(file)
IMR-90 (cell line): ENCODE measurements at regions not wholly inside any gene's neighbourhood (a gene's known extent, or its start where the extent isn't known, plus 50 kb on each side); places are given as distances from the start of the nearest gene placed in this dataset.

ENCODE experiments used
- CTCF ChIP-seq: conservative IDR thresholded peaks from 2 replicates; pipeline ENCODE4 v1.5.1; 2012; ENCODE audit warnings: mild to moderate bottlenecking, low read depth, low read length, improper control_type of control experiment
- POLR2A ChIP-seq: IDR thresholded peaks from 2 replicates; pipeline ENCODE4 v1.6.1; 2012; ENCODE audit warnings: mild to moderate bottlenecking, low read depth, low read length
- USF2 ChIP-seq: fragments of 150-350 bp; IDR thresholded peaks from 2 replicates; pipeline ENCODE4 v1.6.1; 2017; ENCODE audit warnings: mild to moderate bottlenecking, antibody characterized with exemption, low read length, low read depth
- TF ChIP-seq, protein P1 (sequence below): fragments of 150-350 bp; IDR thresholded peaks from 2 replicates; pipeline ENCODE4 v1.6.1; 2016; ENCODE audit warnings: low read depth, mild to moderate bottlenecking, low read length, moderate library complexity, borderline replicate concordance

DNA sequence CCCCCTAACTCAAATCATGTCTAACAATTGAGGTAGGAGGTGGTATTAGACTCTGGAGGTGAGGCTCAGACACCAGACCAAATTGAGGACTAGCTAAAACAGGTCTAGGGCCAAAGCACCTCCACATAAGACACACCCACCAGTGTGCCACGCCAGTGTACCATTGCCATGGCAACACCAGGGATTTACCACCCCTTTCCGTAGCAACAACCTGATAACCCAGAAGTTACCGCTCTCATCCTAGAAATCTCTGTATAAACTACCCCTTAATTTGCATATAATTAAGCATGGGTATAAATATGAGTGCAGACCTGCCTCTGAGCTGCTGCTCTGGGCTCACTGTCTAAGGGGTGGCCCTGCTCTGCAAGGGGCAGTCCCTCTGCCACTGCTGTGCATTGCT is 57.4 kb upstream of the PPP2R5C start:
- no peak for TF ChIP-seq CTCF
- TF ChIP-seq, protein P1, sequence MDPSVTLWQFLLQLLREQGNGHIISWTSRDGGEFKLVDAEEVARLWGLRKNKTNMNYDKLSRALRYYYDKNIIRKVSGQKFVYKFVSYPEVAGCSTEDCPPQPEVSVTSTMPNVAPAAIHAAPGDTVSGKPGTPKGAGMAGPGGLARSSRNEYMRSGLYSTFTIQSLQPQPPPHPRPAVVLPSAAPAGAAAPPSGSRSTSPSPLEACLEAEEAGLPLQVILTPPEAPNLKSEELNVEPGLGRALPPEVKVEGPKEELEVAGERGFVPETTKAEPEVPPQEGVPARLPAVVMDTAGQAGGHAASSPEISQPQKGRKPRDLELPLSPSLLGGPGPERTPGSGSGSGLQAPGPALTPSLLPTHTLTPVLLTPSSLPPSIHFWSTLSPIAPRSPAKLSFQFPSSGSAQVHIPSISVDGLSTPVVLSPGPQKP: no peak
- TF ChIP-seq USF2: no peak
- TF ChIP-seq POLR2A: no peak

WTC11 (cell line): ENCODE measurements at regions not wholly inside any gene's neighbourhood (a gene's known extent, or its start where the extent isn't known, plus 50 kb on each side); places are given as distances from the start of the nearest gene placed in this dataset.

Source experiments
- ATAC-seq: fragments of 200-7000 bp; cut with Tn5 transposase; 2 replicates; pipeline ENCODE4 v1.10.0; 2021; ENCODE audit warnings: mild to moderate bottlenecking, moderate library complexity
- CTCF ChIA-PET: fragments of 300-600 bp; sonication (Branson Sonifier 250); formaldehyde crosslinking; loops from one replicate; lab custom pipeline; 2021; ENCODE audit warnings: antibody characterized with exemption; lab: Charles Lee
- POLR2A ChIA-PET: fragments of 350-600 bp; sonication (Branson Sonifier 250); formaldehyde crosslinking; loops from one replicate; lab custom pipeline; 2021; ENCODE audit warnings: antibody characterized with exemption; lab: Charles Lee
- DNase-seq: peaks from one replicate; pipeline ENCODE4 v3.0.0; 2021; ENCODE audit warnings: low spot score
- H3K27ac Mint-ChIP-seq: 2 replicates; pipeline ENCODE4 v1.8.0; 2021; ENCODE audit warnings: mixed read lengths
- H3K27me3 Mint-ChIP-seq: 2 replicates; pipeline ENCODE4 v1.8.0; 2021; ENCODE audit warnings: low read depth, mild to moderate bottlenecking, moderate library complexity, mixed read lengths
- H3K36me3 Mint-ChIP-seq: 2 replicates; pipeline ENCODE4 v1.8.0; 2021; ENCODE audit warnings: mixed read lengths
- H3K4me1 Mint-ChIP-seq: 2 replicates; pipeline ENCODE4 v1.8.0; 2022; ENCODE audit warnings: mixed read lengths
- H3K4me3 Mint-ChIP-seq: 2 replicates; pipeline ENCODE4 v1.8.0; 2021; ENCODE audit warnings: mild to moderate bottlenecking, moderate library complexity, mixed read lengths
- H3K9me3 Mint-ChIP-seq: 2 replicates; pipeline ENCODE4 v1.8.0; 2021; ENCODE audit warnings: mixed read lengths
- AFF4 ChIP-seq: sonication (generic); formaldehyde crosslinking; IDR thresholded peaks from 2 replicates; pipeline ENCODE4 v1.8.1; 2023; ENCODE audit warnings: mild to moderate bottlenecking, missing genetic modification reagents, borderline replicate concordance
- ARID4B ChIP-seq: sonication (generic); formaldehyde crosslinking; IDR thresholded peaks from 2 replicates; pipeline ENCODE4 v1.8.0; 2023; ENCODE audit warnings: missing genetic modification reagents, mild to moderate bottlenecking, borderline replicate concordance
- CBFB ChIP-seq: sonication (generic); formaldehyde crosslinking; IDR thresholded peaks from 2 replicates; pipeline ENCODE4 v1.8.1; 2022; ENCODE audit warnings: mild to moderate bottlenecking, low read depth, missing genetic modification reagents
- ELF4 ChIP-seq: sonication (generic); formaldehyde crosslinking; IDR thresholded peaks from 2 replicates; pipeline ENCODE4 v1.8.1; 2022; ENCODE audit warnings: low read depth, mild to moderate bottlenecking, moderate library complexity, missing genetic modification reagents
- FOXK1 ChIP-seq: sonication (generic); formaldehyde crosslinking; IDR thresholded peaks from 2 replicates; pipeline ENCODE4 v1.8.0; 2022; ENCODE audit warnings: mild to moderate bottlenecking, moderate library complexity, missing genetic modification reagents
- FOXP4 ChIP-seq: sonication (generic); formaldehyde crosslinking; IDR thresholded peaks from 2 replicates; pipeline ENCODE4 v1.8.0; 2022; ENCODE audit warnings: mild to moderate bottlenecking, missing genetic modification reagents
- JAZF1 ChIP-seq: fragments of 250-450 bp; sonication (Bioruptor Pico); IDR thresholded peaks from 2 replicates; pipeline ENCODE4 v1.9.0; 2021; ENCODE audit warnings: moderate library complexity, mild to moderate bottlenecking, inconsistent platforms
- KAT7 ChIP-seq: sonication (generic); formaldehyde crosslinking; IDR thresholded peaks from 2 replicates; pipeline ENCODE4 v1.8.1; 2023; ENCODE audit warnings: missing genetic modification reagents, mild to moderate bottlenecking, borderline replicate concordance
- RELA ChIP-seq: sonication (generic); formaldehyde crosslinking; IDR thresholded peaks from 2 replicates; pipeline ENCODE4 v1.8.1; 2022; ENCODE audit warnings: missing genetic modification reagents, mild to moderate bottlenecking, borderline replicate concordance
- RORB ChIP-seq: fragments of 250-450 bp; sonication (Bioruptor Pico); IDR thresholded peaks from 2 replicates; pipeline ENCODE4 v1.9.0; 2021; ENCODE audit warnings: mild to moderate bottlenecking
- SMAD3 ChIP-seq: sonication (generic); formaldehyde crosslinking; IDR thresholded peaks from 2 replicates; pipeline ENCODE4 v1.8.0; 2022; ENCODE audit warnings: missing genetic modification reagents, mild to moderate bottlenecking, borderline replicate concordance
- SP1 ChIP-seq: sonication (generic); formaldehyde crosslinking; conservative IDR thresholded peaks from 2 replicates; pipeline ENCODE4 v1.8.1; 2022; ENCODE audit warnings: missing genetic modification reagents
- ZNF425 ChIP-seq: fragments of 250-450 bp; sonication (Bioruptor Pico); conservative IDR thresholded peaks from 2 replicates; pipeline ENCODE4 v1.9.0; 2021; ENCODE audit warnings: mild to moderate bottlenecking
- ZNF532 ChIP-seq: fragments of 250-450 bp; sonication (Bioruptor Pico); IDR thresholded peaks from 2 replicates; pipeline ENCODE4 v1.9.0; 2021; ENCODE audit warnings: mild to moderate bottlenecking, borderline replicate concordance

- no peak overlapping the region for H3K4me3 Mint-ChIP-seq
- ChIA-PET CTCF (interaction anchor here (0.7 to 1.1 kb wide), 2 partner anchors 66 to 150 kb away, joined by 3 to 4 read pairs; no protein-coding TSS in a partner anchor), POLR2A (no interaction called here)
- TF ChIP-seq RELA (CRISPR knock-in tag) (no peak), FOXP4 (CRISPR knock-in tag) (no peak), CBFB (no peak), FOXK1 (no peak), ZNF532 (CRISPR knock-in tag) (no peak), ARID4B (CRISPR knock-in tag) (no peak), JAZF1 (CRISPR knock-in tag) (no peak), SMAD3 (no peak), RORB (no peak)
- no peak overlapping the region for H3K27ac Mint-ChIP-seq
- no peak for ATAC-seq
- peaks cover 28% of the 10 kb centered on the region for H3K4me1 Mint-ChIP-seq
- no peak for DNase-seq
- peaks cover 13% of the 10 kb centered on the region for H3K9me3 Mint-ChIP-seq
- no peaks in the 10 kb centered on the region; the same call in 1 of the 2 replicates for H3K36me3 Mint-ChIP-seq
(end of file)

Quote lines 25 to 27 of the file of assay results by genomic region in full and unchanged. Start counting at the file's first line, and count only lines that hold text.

- ARID4B ChIP-seq: sonication (generic); formaldehyde crosslinking; IDR thresholded peaks from 2 replicates; pipeline ENCODE4 v1.8.0; 2023; ENCODE audit warnings: missing genetic modification reagents, mild to moderate bottlenecking, borderline replicate concordance
- CBFB ChIP-seq: sonication (generic); formaldehyde crosslinking; IDR thresholded peaks from 2 replicates; pipeline ENCODE4 v1.8.1; 2022; ENCODE audit warnings: mild to moderate bottlenecking, low read depth, missing genetic modification reagents
- ELF4 ChIP-seq: sonication (generic); formaldehyde crosslinking; IDR thresholded peaks from 2 replicates; pipeline ENCODE4 v1.8.1; 2022; ENCODE audit warnings: low read depth, mild to moderate bottlenecking, moderate library complexity, missing genetic modification reagents